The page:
Back in the days of film getting the right exposure in the field was a critical step, especially scenes where the dynamic range was greater than the contrast range of film. Scenes such as sunrise and sunset posed a challenge until Singh Ray and the late Galen Rowell pioneered Graduated Neutral Density Filters. These filters allowed photographers to control the dynamic range in a scene by selecting an appropriate filter density for the situation at hand.
A Graduated Neutral Density Filter is darkest at the top of the filter, gradually fades toward the middle, with the bottom half being clear. In a nutshell these filters hold back the brightness of the sky, without affecting the foreground, allowing for the dynamic range within a scene to be captured in a single frame.
What about scenes where the brightest area of the sky is along the horizon line? To solve this scenario, Singh Ray came up with the reverse graduated neutral density filter. These filters are darkest in the center, fade to light above the horizon line, and are clear on the bottom. This makes them the ideal solution for sunrises and sunsets with well-defined horizons, such as those found along large bodies of water or expansive fields.
Many photographers will argue that these filters were a film tool and serve no purpose in the digital era because you can simply bracket exposures and blend them in post-production, or that the dynamic range of camera sensors is getting better with every new generation making such filters unnecessary. In part these statements are true however, they often require the photographer to spend additional time at the computer blending exposures. I still believe that these filters play a critical role in capturing the correct exposure in a single frame. By using my 3-stop Reverse Graduated Neutral Density Filter I can often record the desired scene in a single frame and spend no more than ten minutes optimizing the image in Photoshop, which gets me back out into the field to create new imagery more frequently.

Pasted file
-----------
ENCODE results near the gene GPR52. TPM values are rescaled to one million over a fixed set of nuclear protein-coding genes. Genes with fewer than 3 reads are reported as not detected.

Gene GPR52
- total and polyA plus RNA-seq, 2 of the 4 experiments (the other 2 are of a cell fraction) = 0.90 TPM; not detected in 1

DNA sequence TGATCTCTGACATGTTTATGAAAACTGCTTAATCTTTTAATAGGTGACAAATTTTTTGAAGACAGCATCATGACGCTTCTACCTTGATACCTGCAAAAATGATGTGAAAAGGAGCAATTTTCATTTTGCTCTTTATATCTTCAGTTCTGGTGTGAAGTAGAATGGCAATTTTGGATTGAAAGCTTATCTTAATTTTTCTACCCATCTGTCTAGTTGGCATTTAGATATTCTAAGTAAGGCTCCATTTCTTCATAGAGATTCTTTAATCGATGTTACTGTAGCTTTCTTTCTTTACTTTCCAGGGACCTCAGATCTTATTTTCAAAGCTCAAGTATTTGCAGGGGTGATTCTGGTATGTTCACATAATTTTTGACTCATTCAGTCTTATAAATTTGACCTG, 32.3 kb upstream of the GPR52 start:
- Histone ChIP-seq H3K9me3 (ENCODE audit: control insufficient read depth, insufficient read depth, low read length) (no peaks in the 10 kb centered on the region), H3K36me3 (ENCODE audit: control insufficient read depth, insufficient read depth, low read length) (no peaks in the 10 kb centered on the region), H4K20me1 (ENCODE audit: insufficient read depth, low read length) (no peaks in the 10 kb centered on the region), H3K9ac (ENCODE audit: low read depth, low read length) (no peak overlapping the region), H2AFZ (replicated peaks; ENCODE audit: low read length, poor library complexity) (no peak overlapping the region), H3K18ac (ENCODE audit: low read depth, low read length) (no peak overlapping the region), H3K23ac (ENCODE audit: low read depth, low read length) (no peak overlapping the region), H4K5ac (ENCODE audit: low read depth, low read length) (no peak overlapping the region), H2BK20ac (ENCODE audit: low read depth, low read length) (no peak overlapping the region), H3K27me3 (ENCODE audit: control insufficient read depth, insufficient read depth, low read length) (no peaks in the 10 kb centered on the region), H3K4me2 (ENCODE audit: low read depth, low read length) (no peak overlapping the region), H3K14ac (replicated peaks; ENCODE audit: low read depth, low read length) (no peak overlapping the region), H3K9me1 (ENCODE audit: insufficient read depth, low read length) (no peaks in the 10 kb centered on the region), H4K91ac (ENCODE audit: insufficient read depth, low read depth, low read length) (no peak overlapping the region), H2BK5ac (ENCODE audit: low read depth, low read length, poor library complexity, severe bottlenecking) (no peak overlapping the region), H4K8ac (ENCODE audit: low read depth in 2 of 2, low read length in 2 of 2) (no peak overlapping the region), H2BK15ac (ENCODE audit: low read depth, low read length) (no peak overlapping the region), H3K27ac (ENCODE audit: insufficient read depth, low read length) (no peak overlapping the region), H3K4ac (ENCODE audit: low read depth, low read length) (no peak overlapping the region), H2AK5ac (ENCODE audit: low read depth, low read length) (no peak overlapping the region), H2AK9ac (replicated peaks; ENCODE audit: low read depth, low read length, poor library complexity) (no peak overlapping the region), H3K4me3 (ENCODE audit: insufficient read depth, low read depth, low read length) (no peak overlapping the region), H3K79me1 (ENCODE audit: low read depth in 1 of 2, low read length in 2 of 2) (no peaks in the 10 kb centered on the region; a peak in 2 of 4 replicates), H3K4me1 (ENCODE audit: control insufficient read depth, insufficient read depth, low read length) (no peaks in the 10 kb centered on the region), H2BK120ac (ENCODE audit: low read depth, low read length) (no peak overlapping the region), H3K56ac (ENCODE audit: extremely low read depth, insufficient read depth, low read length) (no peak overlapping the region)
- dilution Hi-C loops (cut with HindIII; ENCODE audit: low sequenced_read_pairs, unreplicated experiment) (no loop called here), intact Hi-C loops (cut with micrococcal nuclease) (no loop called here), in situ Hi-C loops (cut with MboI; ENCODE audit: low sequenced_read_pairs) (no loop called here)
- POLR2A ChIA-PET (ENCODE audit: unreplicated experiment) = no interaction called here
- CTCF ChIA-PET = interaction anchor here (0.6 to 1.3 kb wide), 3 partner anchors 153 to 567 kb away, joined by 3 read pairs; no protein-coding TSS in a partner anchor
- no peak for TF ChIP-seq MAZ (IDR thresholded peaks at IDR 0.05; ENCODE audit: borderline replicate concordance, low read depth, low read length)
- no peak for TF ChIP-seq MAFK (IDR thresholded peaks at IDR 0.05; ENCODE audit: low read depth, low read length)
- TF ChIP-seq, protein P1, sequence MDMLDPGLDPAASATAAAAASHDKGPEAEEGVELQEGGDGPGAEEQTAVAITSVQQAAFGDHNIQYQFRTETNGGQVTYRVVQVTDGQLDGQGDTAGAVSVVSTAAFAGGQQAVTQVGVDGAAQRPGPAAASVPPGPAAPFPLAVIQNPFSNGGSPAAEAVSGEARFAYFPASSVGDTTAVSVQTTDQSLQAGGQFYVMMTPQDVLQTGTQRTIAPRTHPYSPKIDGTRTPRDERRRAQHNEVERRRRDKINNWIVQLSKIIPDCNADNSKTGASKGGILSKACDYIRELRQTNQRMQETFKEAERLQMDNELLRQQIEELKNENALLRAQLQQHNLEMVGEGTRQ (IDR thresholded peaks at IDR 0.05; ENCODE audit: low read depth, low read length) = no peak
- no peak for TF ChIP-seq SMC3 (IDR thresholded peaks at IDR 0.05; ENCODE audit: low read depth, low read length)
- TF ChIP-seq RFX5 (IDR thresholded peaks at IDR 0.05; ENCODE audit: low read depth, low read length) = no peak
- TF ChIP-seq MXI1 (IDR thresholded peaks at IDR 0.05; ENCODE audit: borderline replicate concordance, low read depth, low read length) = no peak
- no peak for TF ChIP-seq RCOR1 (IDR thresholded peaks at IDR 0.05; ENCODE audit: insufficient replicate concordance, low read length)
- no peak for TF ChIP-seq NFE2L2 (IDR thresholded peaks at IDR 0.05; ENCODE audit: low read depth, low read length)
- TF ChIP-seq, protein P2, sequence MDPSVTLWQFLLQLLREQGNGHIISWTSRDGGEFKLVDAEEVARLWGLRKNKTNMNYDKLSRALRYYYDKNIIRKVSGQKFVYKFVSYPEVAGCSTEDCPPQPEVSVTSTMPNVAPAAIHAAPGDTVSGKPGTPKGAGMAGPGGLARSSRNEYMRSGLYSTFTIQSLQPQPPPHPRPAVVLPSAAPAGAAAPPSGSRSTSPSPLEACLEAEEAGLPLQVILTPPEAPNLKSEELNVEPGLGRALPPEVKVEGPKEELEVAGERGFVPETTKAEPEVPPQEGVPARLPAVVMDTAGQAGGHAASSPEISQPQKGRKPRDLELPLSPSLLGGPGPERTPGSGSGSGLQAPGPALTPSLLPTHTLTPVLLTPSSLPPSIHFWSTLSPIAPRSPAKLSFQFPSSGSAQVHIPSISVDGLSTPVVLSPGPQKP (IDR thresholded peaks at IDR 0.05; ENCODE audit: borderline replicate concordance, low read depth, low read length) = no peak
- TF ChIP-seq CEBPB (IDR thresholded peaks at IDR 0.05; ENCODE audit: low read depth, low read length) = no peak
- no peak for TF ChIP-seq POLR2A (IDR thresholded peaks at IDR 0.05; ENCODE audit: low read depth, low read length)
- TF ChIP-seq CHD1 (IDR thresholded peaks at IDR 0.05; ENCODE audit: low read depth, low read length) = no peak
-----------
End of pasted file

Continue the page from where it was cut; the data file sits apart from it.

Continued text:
Nowadays, I find that I no longer reserve the reverse graduated neutral density filters for sunrise or sunset but often reach for them on days with over-cast or stormy skies to create more drama within the scene. This was the case on my annual Lake Superior Wild and Scenic Photography Retreat in late October of 2019 as the early winter storms began brewing up large rolling waves that would crash into the rugged shoreline.
I enjoy illustrating to my workshop participants, in the field, the benefits of using various filters for optimizing their landscape photography. They are often unfamiliar with reverse graduated neutral density filters. After I have provided them with instruction on how to use the filter they are often amazed at the difference in the resulting images and see the benefit of having such a filter in their gear bag too.
I usually recommend to folks that are new to using reverse graduated neutral density filters that they use a filter holder designed for their use and utilize the Live View on their camera to place the filter’s transition. When you are new to using these filters, it can often be easier to place the transition of the filter when viewed through the LCD screen in Live View.
My preferred lenses to use the reverse graduated neutral density filters with are my Nikon 18-35mm lens and my Laowa 12mm Zero D lens, with the latter being my most favorite option. The extreme wide-angle perspective of the 12mm lens allows me capture expansive and dramatic foregrounds. Often these foregrounds, especially along the Lake Superior coast, tend to be much darker than the sky however, a 3-stop Reverse Graduated Neutral Density Filter is the ideal tool for holding back the brightness of the sky in these scenarios.
As I am completing the writing of this blog post I am also prepping for my departure in less than 24 hours to the remote Caribbean island of Cayman Brac to meet up with my workshop participants. On this trip I will be taking along the George Lepp Thin Mount 3-stop ND Filter, Mor-Slo ND-5 Stop Filter, Mor-Slo ND-10 Stop Filter, and a Thin Mount LB Neutral Polarizer. Each of these filters are 95mm screw-in filters to fit the specially designed Laowa 12mm Zero D Lens Filter Holder. I will also be taking my Daryl Benson 100mm 3-Stop Reverse Graduated Neutral Density Filter, because quite simply I never leave home without it.
You can check out my blog about my Cayman Brac trip report on how my filter selection for this trip worked out.